An award-winning former regional journalist described as a “top class reporter” has died suddenly aged 40 – just four months after becoming a father for the first time.
Tributes have been paid to Tristan Nichols, left, who spent 14 years in total with Plymouth daily The Herald – covering wars in Iraq and Afghanistan during his time as the newspaper’s defence reporter.
Tristan won South West Daily Print Journalist of the Year in 2012, while he was awarded the Operational Service Medal for his work from the front line and named a Friend of the Forces by the Royal British Legion in 2010.
He left The Herald for the first time in 2012 to live in Tijuana, Mexico, after he met and fell in love with his future wife Jacky, who he had been in email correspondence with for seven years.
While living in Mexico, Tristan worked as a news anchor for U-T TV, based in San Diego, before returning to England with Jacky and undertaking a second 10-month sting as The Herald’s defence reporter.
He left The Herald for a second time in 2015 to become the RBL’s South of England public relations officer.
Bill Martin, editor-in-chief of The Herald and the Western Morning News, said: “Everybody here is absolutely devastated by the news. Tristan was an integral part of the Herald family, even after he had left us to work first in the States, and then for the Royal British Legion.
“To say he was popular would be an understatement. It was impossible not to love him, and everybody did. I clearly remember the first day he came to us on work experience – he was overflowing with eagerness and enthusiasm for the job.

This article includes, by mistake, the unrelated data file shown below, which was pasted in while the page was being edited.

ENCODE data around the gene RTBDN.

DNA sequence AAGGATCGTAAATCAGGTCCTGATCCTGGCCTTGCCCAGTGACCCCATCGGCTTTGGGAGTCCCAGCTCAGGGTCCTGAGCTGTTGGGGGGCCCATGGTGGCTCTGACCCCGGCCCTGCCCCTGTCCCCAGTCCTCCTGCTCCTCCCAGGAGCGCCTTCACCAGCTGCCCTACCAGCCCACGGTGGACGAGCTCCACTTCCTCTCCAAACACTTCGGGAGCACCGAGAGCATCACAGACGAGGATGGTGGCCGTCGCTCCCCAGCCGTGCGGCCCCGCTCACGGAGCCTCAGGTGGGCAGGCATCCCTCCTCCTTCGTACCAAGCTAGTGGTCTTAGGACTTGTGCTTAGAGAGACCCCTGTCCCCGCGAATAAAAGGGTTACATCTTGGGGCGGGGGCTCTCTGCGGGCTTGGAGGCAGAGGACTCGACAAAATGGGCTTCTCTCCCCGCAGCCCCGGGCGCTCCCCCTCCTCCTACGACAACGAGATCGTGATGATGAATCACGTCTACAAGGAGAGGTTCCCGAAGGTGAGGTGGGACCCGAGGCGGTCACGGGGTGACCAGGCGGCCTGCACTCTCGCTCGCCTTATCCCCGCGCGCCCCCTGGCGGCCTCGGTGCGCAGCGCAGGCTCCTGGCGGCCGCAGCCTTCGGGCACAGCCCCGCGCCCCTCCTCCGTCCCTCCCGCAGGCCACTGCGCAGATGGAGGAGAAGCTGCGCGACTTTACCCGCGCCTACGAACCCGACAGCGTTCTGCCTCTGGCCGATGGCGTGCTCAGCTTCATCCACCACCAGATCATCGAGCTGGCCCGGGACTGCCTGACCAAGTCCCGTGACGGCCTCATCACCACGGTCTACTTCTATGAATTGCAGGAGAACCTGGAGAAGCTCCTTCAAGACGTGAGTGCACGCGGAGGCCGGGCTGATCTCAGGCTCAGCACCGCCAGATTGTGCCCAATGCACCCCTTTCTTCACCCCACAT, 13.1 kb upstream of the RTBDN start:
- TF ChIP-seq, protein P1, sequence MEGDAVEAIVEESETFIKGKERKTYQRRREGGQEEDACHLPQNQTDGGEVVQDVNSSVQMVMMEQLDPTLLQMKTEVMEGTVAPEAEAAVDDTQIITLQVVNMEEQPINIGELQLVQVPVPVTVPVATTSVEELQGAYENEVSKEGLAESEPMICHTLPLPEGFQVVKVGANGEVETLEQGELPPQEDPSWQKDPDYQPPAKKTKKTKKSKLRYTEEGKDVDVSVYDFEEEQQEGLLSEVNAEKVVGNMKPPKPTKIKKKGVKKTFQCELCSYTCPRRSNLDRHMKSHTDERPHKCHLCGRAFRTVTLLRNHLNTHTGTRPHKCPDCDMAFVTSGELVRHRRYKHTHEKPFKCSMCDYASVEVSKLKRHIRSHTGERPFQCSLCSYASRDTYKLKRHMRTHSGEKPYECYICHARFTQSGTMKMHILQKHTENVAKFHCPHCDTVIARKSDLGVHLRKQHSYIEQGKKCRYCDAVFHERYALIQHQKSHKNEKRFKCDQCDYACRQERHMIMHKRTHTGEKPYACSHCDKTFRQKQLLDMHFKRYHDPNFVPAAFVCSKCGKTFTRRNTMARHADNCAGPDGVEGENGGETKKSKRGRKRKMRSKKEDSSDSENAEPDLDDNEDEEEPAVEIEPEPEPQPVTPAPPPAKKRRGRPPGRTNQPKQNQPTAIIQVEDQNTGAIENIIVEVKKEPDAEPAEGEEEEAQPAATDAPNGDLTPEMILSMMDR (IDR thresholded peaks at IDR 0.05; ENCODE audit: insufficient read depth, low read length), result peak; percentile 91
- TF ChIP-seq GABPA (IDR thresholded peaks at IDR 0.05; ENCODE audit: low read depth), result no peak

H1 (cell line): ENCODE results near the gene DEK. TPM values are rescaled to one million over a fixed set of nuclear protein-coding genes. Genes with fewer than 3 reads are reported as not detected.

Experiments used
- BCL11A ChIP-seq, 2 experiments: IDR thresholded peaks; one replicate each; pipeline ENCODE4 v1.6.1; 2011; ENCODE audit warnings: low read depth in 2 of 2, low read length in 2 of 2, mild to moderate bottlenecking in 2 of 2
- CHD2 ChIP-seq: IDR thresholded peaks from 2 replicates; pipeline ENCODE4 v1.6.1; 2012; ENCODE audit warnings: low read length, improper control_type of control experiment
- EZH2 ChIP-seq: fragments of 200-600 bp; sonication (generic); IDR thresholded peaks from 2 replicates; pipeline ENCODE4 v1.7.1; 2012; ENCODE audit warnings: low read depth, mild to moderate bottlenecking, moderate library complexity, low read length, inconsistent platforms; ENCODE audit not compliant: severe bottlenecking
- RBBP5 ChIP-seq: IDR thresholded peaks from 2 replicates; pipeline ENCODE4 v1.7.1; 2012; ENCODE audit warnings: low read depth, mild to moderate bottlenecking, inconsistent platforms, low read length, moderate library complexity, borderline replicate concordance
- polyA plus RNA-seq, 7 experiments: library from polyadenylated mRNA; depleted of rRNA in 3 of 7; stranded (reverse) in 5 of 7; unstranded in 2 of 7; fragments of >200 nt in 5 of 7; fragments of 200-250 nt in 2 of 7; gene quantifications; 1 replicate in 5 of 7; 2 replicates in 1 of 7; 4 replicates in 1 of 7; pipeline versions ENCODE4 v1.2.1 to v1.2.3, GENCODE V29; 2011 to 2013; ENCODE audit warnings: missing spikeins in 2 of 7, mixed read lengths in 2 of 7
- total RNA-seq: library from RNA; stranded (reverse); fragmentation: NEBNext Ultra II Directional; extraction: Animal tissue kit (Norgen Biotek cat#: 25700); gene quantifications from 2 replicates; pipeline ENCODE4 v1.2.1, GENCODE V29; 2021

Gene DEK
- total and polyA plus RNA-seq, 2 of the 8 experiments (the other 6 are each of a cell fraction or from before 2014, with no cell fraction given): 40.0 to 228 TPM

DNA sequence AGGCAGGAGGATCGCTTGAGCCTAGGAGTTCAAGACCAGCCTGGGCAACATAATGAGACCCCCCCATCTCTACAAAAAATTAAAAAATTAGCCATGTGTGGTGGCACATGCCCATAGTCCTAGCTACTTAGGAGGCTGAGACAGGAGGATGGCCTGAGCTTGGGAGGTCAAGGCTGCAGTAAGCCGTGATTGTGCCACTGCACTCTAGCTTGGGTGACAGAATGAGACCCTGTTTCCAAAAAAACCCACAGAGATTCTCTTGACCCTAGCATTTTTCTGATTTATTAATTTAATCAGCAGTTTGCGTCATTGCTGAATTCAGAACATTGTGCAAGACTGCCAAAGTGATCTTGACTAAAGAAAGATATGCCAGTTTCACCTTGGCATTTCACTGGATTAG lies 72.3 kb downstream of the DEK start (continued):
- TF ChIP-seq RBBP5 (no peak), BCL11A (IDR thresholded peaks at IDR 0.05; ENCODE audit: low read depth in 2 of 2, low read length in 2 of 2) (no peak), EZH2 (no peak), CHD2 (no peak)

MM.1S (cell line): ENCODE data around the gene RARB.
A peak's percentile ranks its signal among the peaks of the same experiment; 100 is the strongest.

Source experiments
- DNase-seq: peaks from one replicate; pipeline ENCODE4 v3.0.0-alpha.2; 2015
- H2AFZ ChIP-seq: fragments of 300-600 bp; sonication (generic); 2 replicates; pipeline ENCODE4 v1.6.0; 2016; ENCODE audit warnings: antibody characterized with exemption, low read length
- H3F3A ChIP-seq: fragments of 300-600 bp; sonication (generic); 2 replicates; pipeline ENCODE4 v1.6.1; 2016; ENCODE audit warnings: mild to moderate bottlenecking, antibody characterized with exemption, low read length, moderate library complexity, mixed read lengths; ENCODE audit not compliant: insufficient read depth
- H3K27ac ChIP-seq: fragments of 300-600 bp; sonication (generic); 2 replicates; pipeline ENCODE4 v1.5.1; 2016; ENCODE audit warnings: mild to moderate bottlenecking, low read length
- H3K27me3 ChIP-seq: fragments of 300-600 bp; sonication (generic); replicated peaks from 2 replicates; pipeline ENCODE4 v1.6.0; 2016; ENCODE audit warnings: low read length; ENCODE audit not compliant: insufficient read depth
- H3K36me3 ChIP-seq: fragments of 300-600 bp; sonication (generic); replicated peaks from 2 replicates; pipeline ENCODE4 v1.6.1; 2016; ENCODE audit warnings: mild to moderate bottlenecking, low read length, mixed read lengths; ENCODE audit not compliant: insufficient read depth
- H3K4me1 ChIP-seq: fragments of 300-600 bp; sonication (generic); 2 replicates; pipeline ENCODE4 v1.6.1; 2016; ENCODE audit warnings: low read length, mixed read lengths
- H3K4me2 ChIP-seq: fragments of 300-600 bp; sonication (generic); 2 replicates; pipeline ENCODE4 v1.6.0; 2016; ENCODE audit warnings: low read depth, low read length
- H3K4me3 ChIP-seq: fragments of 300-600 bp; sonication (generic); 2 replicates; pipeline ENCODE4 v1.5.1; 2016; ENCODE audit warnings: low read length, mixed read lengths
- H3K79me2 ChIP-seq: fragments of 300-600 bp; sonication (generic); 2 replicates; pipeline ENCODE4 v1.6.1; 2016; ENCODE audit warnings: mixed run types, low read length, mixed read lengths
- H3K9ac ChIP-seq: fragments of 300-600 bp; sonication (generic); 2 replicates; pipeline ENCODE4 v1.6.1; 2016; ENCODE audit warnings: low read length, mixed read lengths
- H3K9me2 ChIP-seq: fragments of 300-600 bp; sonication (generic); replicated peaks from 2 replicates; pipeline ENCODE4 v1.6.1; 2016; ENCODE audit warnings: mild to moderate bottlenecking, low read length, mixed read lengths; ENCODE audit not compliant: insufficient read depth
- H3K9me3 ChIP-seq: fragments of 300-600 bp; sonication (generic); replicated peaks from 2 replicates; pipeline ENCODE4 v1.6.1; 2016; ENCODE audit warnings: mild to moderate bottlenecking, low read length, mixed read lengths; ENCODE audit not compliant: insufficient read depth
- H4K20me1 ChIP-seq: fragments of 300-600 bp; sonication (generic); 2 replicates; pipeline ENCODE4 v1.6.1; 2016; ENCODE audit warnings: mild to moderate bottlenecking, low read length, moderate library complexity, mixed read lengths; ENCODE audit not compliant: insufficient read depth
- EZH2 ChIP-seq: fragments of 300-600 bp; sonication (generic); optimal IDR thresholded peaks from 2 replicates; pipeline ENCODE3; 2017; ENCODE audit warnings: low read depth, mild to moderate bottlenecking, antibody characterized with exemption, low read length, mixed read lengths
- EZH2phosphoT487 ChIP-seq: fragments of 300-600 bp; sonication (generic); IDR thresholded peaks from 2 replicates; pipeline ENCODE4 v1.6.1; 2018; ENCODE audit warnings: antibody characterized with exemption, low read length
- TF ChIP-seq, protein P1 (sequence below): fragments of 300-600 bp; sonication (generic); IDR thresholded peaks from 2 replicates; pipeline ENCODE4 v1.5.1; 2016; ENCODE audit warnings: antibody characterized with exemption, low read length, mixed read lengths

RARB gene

“That never really went away and he became a top class reporter as a result. His work as defence correspondent was outstanding, particularly when he was reporting back from Afghanistan.
“But there was much more to him than his work. He loved music, art, and fashion, and had a very close-knit group of friends and family. A couple of my colleagues saw him in the last week or so and said he seemed like the happiest man alive. That just makes the news even harder to take.”
Tristan and Jacky had married while living in Mexico, and their baby daughter Mia Luna was born in June this year. He died suddenly at his home in Saltash, Cornwall, on Friday.
Herald print editor Clare Ainsworth, who worked with Tristan for many years, said: “Tristan was one of the best journalists and one of the nicest people I have ever worked with. He was a determined yet brutally honest reporter – a rare mix in modern journalism.
“When he left The Herald to join the Royal British Legion we lost a brilliant defence reporter. But the RBL gained a champion of the armed forces who continued to write with passion in support of veterans.
“Tristan was hugely popular but had time for all his friends. He will be so sadly missed by his family, his colleagues and all the many people lucky enough to meet him.”
Johnny Mercer, Tory MP for Plymouth Moor View, first met Tristan when he was serving in the Army.
He said: “Tristan lived an amazing life – I can’t believe he’s gone. He had an energy for life that was infectious and his exploits were straight out of a film. He was the nicest bloke.”
David Wells, who works for Forces Network news service in London, added: “Tristan had such an effervescent and charming personality. You only had to meet him once and he was your friend and inviting you to social gatherings, a genuine quality that served him well in his journalism as much as his personal life.
“I remember him putting me up in his home after a night out the first time I’d met him. He will truly be missed by all.”